1 Stourhead Estate follies
Location: Stourhead, Wiltshire OS Explorer Map ref: ST 776 340
With 10 follies on one estate, Stourhead is a mecca for folly enthusiasts. Henry Hoare II was a very wealthy banker who inherited Stourhead’s Palladian manor house from his father in 1725, aged just 19. The young man’s collection of follies includes the Temple of Flora and the Pantheon, the latter being the largest in the gardens, built by Henry Flitcroft in 1754 and based on the Pantheon in Rome. There’s also the Greek-influenced Temple of Apollo, the Palladian Bridge, the Gothic Cottage, the ragged rocked Grotto, and the triangular King Alfred’s Tower. Plus there’s St Peter’s Pump, a 30m (100ft) tall Bath stone obelisk topped with a copper Sun God figurine that acts as a lightening conductor, and the Bristol High Cross, built in 1373 in Bristol and moved to Stourhead in 1768.
2 Triangular Lodge
Location: Rushton, Northamptonshire OS Explorer Map ref: SP 830 830
Refreshingly impractical in shape, the Triangular Lodge shows true folly in its design – imagine trying to vacuum the carpets in those three corners. This bizarre three-sided building looks like a normal four-sided house if you’re looking at any of the faces square on. This splendid Gothic outhouse was designed by Sir Thomas Tresham and constructed between 1593 and 1597. Tresham was a Roman Catholic and the number three in this design symbolises the Holy Trinity. The building has three floors, trefoil windows and three triangular gables on each side. On the entrance front is the inscription Tres Testimonium Dant (there are three that give witness), a Biblical quotation from the Gospel of John, referring to the Trinity.
3 Rogers Tower
Location: St Ives, Cornwall OS Explorer Map ref: SW 485 350
Looking more like a large sandcastle than an actual stone structure, Rogers Tower may not be an imposing building, but it is nevertheless more than worthy of being in our top 10, if only to prove that small really is beautiful. Found on the B3311 between Penzance and St Ives, this square of irregular stones is located high on an escarpment overlooking a quarry. It was built in the 18th century for local landowner Mr Rogers to admire the view, all the way to St Michael’s Mount.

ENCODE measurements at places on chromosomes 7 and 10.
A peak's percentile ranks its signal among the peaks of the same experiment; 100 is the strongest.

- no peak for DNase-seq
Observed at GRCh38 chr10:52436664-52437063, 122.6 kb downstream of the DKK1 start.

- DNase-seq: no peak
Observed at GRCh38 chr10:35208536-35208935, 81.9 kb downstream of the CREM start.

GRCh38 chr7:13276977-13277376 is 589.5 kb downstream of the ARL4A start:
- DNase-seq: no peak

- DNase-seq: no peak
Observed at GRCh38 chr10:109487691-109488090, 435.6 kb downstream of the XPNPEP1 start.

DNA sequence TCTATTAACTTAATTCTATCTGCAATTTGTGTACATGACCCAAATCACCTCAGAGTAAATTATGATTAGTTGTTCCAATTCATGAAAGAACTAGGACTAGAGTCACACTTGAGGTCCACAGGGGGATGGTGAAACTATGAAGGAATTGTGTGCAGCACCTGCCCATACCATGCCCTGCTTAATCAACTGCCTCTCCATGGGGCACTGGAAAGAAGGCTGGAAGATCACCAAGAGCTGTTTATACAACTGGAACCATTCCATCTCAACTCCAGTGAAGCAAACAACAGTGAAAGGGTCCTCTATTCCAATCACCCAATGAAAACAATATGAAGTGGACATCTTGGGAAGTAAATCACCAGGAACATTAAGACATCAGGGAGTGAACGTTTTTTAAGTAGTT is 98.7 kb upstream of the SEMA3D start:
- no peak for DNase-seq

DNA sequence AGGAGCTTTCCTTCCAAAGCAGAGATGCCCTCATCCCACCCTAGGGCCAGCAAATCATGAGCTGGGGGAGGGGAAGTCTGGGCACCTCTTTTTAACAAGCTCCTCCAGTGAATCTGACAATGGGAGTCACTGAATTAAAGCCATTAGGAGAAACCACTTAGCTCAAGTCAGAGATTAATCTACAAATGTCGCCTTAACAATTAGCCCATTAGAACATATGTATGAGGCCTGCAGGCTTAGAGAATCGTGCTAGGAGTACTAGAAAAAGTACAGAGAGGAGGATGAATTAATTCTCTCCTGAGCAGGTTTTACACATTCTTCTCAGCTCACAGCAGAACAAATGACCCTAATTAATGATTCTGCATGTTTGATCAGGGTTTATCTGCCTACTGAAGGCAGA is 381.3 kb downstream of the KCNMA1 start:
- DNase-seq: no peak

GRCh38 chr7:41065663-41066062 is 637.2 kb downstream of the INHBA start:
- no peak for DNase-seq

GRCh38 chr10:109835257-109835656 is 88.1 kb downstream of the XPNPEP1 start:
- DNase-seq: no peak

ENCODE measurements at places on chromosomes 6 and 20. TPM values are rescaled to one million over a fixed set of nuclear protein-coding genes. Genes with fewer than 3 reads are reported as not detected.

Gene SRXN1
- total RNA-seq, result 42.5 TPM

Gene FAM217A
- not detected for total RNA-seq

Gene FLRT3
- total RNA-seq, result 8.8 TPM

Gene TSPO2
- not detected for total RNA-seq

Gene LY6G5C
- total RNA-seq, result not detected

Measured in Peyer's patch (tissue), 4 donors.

4 Barwick Follies
Location: Yeovil, Somerset OS Explorer Map ref: ST 565 142
Out of the four freaky follies on show in Barwick Park, none are more odd than Jack The Treacle Eater, so named after a famous local runner who trained on a diet of treacle. And this glucose-glugging athlete would need the sugar rush to keep up his stamina on his 110-mile sprint to London to deliver mail for the Messiter family, who owned Barwick House. On top of the tiny tower on top of a jagged rocky arch, is the running figure of Jack. The date of construction is unconfirmed, but it’s thought the four Barwick follies were built in the late 1700s, possibly by the unemployed of the area. The follies are now owned by Somerset County Council, who snapped them all up for just £5 in the 1990s, a price that was anything but folly.
5 Charborough Tower
Location: Charborough estate, Dorset OS Explorer Map ref: SY 929 975
There’s a real glut of follies in Dorset, but the one we’ve picked out as special is the tall and intimidating Charborough Tower, that rises above the tree tops in Dorchester. Scarily imposing, this Gothic tower was built in 1790 by the Drax family, who still own the Charborough estate to this very day. The tower has a pleasing octagonal shape with five floors. It also features a fantastic spiral staircase from which, on a good day, you can see the four surrounding counties. It’s said that Thomas Hardy used the tower as a location for his 1882 novel Two on a Tower, and, after being struck by lightening, the structure was rebuilt to its current height of 30m (100ft) in 1839. Sadly the tower’s only open to the public occasionally at the discretion of the Charborough Estate.